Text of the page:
Dispute Resolution Mechanisms in the Philippines

Asian Law Series


by Domingo P. Disini, Jr., Elizabeth Aguiling-Pangalangan, Rowena E. V. Daroy-Morales, Dante B. Gatmaytan, Concepcion Lim-Jardeleza
March 2002
Table of Contents

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Title page, Content, etc.



Chapter One Overview of the Dispute Resolution Mechanisms
Part I: Court System: How the Court System is used as a Dispute Resolution Mechanism / Concepcion L. Jardeleza
I. Current Situation Regarding the Use of Courts
II. Parties' Viewpoints with Regard to the Court System
III. Problems of the Court System
IV. Direction of Judicial Reforms
V. Conclusion

Part II: Alternative Dispute Resolution (ADR): How Out-of-Court Systems Are Used as Dispute Resolution Mechanism / Rowena Daroy Morales
I. Overview of ADR: Types and Functions
II. Current Situation Regarding the Use of ADR
III. Incidence of Cases before ADR Institutions
IV. Conclusion

Chapter Two Study on Dispute Resolution Process in Specific Cases
Part I: The Consumer’s Alternative: Dispute Resolution Process in Consumer Protection / Elizabeth Aguiling-Pangalangan
I. Introduction
II. Consumer Protection
III. The Philippine Context
IV. Conclusion

Part II: Labor Dispute Settlement in the Philippines / Domingo P. Disini, Jr.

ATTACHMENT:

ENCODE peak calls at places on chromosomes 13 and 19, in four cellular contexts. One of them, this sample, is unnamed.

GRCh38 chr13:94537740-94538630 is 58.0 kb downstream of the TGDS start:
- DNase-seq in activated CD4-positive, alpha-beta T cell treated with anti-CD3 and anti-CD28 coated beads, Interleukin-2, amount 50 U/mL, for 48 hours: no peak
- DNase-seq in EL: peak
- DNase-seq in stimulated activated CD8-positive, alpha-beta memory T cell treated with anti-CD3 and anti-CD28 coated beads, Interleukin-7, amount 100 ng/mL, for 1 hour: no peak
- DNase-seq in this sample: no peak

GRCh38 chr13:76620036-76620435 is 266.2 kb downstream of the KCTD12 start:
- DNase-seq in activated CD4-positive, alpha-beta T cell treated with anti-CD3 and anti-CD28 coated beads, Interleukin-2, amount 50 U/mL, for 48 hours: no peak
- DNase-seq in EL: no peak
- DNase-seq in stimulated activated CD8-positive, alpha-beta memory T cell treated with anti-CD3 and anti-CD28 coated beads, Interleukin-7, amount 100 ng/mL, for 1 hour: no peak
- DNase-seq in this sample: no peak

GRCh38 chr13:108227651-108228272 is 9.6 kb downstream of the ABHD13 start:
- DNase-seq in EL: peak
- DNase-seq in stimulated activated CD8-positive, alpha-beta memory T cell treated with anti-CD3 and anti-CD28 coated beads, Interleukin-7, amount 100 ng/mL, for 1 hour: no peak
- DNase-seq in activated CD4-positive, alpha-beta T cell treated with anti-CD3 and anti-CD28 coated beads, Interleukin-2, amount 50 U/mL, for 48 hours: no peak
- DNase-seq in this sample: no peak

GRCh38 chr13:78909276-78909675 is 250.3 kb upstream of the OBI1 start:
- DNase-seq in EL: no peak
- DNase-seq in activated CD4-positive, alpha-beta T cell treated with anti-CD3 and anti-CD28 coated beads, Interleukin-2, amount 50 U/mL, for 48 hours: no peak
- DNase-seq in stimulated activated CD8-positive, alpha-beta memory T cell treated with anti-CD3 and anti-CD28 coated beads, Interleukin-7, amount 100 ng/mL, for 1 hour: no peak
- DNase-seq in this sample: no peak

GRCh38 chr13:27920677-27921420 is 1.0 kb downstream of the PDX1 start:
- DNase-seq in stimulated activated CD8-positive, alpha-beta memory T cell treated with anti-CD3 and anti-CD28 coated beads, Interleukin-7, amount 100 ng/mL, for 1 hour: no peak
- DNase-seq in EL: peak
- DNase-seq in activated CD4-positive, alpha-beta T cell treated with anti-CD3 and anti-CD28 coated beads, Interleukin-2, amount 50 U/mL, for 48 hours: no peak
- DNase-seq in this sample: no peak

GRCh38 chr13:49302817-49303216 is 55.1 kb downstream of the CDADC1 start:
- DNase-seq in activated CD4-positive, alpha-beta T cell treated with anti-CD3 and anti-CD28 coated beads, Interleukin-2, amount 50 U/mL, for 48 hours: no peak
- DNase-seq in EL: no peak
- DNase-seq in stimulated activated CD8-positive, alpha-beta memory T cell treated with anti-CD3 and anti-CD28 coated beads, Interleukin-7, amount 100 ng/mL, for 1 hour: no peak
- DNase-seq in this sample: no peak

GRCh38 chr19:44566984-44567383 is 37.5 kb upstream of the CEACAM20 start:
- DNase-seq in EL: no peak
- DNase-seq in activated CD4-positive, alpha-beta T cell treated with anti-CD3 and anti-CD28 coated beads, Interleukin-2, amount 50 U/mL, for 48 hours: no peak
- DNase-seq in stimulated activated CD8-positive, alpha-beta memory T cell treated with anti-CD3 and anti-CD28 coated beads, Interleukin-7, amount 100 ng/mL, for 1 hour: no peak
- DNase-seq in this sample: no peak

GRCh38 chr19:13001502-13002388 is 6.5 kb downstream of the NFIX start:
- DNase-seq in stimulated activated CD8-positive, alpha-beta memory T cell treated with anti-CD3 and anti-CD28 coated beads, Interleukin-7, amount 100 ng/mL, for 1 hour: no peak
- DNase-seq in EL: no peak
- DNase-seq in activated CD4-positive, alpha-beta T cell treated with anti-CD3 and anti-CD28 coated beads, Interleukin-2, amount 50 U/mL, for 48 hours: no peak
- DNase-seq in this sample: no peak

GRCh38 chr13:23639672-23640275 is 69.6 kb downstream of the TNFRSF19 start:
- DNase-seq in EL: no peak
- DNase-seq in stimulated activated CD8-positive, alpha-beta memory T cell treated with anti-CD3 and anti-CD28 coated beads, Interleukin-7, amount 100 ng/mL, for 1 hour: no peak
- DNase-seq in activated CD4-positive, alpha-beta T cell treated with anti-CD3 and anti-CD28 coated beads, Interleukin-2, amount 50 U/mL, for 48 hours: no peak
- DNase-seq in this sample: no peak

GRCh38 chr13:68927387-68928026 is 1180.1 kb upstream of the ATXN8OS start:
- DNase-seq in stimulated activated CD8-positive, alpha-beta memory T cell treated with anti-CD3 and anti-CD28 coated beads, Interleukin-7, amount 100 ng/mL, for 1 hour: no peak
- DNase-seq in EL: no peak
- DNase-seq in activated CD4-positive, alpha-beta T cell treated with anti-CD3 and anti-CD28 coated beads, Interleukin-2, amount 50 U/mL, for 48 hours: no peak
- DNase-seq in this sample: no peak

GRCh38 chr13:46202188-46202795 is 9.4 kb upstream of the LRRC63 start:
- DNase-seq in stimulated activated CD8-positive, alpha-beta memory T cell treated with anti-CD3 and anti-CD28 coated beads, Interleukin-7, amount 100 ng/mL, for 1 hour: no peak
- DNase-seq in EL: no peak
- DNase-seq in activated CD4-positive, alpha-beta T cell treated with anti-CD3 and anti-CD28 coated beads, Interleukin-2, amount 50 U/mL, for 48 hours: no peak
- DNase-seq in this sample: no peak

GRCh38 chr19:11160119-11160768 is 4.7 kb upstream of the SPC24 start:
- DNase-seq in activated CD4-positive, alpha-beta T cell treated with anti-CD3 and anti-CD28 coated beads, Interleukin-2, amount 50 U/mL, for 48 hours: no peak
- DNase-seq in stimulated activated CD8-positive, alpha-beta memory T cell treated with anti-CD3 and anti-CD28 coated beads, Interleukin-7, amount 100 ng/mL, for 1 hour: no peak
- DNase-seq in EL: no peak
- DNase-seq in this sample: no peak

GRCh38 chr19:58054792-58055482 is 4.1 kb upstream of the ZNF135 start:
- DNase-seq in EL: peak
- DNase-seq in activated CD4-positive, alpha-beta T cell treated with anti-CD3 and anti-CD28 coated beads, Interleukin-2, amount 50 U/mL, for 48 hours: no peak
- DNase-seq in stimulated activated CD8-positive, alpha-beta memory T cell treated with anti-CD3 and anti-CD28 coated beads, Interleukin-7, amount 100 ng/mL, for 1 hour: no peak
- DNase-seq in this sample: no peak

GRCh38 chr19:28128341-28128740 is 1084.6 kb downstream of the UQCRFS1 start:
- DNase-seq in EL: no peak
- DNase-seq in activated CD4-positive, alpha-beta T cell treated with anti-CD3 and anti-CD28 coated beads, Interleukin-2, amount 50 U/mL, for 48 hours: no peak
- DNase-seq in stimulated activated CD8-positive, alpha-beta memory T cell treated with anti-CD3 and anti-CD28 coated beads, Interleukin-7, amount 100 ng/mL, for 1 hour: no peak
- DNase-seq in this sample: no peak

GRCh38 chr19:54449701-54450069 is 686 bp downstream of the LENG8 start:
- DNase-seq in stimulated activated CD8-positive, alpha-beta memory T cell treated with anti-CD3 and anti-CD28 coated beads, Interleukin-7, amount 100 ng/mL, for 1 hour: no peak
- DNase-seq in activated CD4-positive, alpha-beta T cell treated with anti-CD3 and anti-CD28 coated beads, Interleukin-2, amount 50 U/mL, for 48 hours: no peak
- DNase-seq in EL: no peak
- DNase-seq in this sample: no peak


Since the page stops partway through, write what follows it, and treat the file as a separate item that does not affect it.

I. Policy Statement
 1. Introductory Statement
 2. Voluntarism: Preferred Method of Dispute Settlement
 3. Compulsory Arbitration as a Method of Labor Dispute Settlement
II. Methods of Dispute Settlement: Compulsory Arbitration, Collective Bargaining, and Voluntary Arbitration
 1. Compulsory Arbitration
 2. Voluntarism – Collective Bargaining, and Voluntary Arbitration as Alternative Methods of Dispute Settlement
 3. National Conciliation and Mediation Board
 4. Courts of Law Performing Judicial Functions: Role in Labor Dispute Settlement
 5. Questions Raised in Project
 6. Summary

Part III: Environmental Dispute and Resolution Techniques in the Philippines / Dante B. Gatmaytan
I. Introduction
II. Jurisprudence on Environmental Protection
III. Environmental Laws
IV. Experiences in Dispute Resolution
V. Some Observations
VI. Conclusion